The Uses and Misuses of Mentor Texts
Mentor texts. Until I started in the MFA program in Writing for Children and Young Adults at Vermont College of Fine Arts, I had no idea what these were. Then, in the first residency of this low-residency program the other “firsties” and I found out we were supposed to read 10-12 books a month and write critical essays on two or more of them in addition to our own creative projects. Why all that reading? Why all that writing about other books instead of our own?
The faculty advisors answered these questions. With each book we read, we were supposed go beyond “I liked the characters,” or “The storyline held my interest,” to the techniques authors used to draw us into the stories, keep us engaged, and make sure we didn’t forget them after reaching the end. How does an author make a protagonist likable? Where does an author place the major turning points and key decision points so the story doesn’t drag or feel abrupt? Each one of the books we read became a mentor text, a guide to our own projects. Through reading dozens of books, we identified the advantages and disadvantages of different points of view, noted techniques we could imitate, and pitfalls to avoid. In past blog posts, I’ve talked about some of these — my admiration for books that presented a collective protagonist, inspiring me to try this for my YA historical novel; my disappointment with novels that resolved a seemingly hopeless situation with a deus ex machina; and how to present contested histories in fiction. When I started my first verse novel, I read at least dozens of verse novels written for young people to see how each of them uses visual imagery and musicality, white space, metaphors, alliteration, wordplay, formal poetry, and other techniques to represent the narrative voice(s) and present the story.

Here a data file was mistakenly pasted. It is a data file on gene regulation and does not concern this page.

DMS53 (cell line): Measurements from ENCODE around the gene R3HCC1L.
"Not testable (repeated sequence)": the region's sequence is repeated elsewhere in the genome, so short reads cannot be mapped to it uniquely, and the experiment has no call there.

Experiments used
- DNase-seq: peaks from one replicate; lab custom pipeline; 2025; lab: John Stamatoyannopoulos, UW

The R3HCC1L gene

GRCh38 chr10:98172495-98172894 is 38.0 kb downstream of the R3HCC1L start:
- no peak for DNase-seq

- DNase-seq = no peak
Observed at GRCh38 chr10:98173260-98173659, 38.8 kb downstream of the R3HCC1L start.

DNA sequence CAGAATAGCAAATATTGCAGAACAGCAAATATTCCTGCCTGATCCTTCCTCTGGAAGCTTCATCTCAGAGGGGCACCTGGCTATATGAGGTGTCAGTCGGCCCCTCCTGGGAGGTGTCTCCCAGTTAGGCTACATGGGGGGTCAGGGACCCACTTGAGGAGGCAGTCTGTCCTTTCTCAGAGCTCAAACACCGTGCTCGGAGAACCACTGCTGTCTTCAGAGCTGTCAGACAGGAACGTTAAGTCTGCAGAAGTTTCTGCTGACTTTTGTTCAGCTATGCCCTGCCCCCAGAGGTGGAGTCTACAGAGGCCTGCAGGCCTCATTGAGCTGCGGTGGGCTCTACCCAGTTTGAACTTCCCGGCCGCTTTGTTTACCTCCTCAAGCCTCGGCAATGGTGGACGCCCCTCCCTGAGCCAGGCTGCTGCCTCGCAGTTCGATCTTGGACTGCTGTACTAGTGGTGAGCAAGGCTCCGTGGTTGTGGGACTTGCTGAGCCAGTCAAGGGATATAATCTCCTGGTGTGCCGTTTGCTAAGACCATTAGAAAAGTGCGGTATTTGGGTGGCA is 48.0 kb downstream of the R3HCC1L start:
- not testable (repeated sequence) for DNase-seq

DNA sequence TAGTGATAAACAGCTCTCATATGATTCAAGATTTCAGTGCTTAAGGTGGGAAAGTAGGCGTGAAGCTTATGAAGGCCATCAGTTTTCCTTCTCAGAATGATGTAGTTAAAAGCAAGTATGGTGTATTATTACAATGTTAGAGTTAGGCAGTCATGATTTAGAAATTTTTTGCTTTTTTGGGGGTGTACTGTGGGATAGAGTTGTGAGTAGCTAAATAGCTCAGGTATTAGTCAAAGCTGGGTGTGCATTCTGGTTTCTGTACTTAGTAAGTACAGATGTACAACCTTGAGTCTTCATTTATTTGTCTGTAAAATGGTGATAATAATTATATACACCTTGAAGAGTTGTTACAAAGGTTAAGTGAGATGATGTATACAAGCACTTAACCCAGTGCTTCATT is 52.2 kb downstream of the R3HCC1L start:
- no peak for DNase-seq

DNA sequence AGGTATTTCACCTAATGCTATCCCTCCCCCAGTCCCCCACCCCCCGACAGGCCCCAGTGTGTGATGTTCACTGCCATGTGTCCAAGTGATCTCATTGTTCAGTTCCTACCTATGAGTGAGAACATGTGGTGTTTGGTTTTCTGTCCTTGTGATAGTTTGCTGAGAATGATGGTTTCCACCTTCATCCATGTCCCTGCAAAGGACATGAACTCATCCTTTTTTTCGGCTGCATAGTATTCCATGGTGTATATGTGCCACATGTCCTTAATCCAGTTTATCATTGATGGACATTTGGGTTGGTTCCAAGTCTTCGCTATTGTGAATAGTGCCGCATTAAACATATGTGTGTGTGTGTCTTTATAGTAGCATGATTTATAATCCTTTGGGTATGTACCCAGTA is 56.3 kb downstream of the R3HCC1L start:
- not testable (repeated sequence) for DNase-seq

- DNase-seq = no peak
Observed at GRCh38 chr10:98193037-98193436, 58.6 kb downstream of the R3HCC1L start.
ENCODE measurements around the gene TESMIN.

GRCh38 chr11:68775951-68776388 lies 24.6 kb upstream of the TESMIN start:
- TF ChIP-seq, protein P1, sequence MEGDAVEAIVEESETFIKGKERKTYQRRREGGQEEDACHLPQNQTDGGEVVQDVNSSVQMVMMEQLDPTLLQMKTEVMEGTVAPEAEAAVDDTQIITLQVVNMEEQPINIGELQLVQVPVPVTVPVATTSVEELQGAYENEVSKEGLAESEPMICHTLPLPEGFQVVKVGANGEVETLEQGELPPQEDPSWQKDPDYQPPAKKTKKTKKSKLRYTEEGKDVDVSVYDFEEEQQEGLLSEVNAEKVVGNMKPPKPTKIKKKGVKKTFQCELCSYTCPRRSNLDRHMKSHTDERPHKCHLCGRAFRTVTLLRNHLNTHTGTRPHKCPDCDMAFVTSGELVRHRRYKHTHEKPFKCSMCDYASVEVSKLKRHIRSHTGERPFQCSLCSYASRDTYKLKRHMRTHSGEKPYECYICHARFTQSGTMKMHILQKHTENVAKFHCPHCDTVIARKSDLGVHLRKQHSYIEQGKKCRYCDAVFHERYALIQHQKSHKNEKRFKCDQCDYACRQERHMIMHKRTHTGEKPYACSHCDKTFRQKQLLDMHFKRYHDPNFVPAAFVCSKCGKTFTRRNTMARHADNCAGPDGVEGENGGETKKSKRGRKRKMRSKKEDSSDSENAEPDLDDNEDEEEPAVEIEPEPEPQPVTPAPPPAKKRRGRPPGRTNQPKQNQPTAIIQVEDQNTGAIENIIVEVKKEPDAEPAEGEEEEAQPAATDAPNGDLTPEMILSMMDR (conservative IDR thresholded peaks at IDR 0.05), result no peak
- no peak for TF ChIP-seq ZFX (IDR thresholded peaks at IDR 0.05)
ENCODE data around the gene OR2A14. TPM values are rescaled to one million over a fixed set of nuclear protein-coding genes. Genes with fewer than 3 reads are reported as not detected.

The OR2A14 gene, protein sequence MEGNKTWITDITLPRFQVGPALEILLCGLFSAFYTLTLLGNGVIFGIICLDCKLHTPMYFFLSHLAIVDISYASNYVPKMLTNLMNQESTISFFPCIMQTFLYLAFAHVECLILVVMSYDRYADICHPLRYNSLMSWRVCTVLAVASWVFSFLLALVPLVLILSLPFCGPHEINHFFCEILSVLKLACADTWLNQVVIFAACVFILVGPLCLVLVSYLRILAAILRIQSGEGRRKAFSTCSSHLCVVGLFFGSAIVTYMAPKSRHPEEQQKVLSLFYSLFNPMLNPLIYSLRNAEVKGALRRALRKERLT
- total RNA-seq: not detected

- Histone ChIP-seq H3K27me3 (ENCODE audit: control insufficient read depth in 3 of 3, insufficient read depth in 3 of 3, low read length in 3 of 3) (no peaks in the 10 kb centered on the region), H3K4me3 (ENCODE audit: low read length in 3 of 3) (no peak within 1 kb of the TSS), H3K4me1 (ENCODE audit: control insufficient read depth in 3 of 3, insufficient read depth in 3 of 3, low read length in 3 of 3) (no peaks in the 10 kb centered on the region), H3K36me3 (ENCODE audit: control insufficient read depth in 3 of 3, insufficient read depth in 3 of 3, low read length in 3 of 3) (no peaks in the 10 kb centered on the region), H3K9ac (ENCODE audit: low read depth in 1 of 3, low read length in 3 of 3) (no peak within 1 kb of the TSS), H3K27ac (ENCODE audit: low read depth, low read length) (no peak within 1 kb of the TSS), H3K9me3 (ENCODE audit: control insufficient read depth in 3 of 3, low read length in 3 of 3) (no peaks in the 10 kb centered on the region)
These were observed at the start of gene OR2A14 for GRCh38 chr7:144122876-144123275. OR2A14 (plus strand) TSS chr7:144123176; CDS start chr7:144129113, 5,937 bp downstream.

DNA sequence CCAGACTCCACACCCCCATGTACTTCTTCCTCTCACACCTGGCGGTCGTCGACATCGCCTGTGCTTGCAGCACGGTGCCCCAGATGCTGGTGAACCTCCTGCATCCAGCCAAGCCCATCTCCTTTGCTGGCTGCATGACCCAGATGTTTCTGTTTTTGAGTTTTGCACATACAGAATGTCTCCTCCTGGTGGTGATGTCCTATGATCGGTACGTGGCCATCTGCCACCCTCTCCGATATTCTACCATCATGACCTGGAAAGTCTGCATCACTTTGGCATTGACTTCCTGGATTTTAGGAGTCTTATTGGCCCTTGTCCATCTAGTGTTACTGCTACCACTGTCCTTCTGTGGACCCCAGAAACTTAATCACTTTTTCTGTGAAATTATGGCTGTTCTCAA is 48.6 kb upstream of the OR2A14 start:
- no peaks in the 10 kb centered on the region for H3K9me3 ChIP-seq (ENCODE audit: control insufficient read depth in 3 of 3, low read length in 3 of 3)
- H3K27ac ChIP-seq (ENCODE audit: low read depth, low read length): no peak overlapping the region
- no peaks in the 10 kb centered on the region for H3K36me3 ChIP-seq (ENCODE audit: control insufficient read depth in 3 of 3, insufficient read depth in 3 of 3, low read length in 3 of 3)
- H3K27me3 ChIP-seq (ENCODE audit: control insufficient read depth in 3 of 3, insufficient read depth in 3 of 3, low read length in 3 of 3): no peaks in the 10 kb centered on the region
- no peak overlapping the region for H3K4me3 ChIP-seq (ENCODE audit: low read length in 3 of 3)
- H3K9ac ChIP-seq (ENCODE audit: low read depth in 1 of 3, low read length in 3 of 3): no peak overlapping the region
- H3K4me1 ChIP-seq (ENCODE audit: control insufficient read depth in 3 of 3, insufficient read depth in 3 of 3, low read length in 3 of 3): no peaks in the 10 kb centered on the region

While I’ve eagerly embraced mentor texts as examples to follow or avoid since my time at VCFA, I must admit that I’ve often misused them as well. I say “misused” rather than “abused,” as I define the abuse of mentor texts as something closer to the action of #copypastecris, someone who plagiarized large chunks of romance novels she admired as a shortcut to “creating” her own work. When it comes to the stories into which we put our hearts, and characters who we come to embrace as close friends and children, imitation via the lifting of entire plot lines and passages of text is not the sincerest form of flattery.